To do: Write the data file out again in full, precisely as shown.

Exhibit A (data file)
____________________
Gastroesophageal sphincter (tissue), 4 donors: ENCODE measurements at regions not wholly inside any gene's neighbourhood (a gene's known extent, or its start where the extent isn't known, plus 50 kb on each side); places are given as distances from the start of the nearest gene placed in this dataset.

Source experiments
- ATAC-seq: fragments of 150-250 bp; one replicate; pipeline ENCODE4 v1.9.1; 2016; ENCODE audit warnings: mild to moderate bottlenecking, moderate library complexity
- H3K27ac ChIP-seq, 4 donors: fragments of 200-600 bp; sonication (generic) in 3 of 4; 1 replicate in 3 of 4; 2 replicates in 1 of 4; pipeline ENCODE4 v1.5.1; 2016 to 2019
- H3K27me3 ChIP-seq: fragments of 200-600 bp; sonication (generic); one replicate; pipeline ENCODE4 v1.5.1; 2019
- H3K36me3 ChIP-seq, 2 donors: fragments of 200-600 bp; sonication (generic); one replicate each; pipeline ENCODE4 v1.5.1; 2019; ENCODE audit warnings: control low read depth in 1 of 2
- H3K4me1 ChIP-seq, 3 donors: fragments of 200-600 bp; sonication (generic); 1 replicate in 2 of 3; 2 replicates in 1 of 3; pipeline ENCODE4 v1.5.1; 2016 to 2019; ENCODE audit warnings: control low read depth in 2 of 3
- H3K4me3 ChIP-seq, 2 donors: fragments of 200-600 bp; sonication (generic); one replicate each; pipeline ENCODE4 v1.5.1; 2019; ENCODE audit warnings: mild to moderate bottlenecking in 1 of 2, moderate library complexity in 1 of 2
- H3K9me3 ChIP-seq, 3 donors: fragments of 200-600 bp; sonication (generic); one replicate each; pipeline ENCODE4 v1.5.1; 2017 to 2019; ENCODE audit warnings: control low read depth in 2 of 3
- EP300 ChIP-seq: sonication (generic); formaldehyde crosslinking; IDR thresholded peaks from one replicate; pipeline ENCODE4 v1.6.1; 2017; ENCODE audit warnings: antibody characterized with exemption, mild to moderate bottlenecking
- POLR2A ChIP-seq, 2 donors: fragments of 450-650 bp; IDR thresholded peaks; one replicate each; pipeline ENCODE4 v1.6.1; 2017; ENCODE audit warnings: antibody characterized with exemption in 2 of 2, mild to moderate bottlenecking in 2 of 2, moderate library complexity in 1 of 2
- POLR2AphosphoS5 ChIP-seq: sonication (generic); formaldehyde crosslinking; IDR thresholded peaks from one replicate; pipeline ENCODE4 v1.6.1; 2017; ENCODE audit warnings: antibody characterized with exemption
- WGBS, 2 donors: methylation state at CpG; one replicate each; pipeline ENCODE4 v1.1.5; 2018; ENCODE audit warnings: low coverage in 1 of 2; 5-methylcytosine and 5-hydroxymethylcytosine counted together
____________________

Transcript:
Gastroesophageal sphincter (tissue), 4 donors: ENCODE measurements at regions not wholly inside any gene's neighbourhood (a gene's known extent, or its start where the extent isn't known, plus 50 kb on each side); places are given as distances from the start of the nearest gene placed in this dataset.

Source experiments
- ATAC-seq: fragments of 150-250 bp; one replicate; pipeline ENCODE4 v1.9.1; 2016; ENCODE audit warnings: mild to moderate bottlenecking, moderate library complexity
- H3K27ac ChIP-seq, 4 donors: fragments of 200-600 bp; sonication (generic) in 3 of 4; 1 replicate in 3 of 4; 2 replicates in 1 of 4; pipeline ENCODE4 v1.5.1; 2016 to 2019
- H3K27me3 ChIP-seq: fragments of 200-600 bp; sonication (generic); one replicate; pipeline ENCODE4 v1.5.1; 2019
- H3K36me3 ChIP-seq, 2 donors: fragments of 200-600 bp; sonication (generic); one replicate each; pipeline ENCODE4 v1.5.1; 2019; ENCODE audit warnings: control low read depth in 1 of 2
- H3K4me1 ChIP-seq, 3 donors: fragments of 200-600 bp; sonication (generic); 1 replicate in 2 of 3; 2 replicates in 1 of 3; pipeline ENCODE4 v1.5.1; 2016 to 2019; ENCODE audit warnings: control low read depth in 2 of 3
- H3K4me3 ChIP-seq, 2 donors: fragments of 200-600 bp; sonication (generic); one replicate each; pipeline ENCODE4 v1.5.1; 2019; ENCODE audit warnings: mild to moderate bottlenecking in 1 of 2, moderate library complexity in 1 of 2
- H3K9me3 ChIP-seq, 3 donors: fragments of 200-600 bp; sonication (generic); one replicate each; pipeline ENCODE4 v1.5.1; 2017 to 2019; ENCODE audit warnings: control low read depth in 2 of 3
- EP300 ChIP-seq: sonication (generic); formaldehyde crosslinking; IDR thresholded peaks from one replicate; pipeline ENCODE4 v1.6.1; 2017; ENCODE audit warnings: antibody characterized with exemption, mild to moderate bottlenecking
- POLR2A ChIP-seq, 2 donors: fragments of 450-650 bp; IDR thresholded peaks; one replicate each; pipeline ENCODE4 v1.6.1; 2017; ENCODE audit warnings: antibody characterized with exemption in 2 of 2, mild to moderate bottlenecking in 2 of 2, moderate library complexity in 1 of 2
- POLR2AphosphoS5 ChIP-seq: sonication (generic); formaldehyde crosslinking; IDR thresholded peaks from one replicate; pipeline ENCODE4 v1.6.1; 2017; ENCODE audit warnings: antibody characterized with exemption
- WGBS, 2 donors: methylation state at CpG; one replicate each; pipeline ENCODE4 v1.1.5; 2018; ENCODE audit warnings: low coverage in 1 of 2; 5-methylcytosine and 5-hydroxymethylcytosine counted together